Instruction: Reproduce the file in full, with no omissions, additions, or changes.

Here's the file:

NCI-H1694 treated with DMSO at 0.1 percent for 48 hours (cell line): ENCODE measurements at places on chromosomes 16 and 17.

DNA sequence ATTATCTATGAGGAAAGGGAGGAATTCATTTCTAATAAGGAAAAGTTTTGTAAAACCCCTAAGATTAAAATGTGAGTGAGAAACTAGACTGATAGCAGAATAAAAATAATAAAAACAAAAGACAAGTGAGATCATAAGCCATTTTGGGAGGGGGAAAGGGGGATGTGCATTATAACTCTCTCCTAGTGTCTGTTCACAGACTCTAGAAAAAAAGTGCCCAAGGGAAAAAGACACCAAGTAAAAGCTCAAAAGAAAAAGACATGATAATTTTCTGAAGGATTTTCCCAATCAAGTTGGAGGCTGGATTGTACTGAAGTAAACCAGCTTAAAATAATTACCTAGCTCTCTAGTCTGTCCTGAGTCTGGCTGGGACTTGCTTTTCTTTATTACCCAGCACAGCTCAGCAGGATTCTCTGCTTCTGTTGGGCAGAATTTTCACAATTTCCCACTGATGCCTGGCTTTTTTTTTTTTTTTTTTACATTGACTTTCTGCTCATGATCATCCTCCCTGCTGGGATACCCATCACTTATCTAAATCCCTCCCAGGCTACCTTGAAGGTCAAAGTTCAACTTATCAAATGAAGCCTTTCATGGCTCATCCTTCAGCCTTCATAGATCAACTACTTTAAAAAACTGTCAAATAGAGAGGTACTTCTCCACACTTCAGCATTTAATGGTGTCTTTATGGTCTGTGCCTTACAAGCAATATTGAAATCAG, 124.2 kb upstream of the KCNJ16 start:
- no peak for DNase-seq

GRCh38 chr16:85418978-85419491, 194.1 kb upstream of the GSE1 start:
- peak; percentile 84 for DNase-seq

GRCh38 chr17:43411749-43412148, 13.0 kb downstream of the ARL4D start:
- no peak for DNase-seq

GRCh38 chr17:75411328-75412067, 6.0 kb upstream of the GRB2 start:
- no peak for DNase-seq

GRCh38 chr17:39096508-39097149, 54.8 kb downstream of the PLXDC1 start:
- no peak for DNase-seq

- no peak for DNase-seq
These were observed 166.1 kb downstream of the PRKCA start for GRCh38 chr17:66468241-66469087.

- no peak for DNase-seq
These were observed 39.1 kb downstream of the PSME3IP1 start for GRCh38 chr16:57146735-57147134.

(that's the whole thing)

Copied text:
NCI-H1694 treated with DMSO at 0.1 percent for 48 hours (cell line): ENCODE measurements at places on chromosomes 16 and 17.

DNA sequence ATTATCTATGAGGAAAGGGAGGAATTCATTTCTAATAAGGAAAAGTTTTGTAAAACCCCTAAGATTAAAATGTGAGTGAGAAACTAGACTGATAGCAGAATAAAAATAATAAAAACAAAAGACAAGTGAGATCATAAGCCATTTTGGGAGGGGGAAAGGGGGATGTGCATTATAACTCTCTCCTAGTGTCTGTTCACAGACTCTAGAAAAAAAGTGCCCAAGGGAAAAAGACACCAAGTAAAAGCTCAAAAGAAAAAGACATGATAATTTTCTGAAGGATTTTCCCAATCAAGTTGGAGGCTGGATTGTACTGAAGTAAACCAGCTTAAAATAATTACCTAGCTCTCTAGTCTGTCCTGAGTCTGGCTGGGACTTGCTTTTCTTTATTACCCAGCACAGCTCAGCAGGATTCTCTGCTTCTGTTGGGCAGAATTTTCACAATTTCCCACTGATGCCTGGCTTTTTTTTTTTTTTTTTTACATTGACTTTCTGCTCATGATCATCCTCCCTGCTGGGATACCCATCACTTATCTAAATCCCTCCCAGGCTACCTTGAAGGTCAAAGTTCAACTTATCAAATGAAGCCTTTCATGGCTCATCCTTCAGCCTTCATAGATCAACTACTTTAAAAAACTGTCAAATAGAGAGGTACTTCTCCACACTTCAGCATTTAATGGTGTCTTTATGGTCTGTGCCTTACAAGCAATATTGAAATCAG, 124.2 kb upstream of the KCNJ16 start:
- no peak for DNase-seq

GRCh38 chr16:85418978-85419491, 194.1 kb upstream of the GSE1 start:
- peak; percentile 84 for DNase-seq

GRCh38 chr17:43411749-43412148, 13.0 kb downstream of the ARL4D start:
- no peak for DNase-seq

GRCh38 chr17:75411328-75412067, 6.0 kb upstream of the GRB2 start:
- no peak for DNase-seq

GRCh38 chr17:39096508-39097149, 54.8 kb downstream of the PLXDC1 start:
- no peak for DNase-seq

- no peak for DNase-seq
These were observed 166.1 kb downstream of the PRKCA start for GRCh38 chr17:66468241-66469087.

- no peak for DNase-seq
These were observed 39.1 kb downstream of the PSME3IP1 start for GRCh38 chr16:57146735-57147134.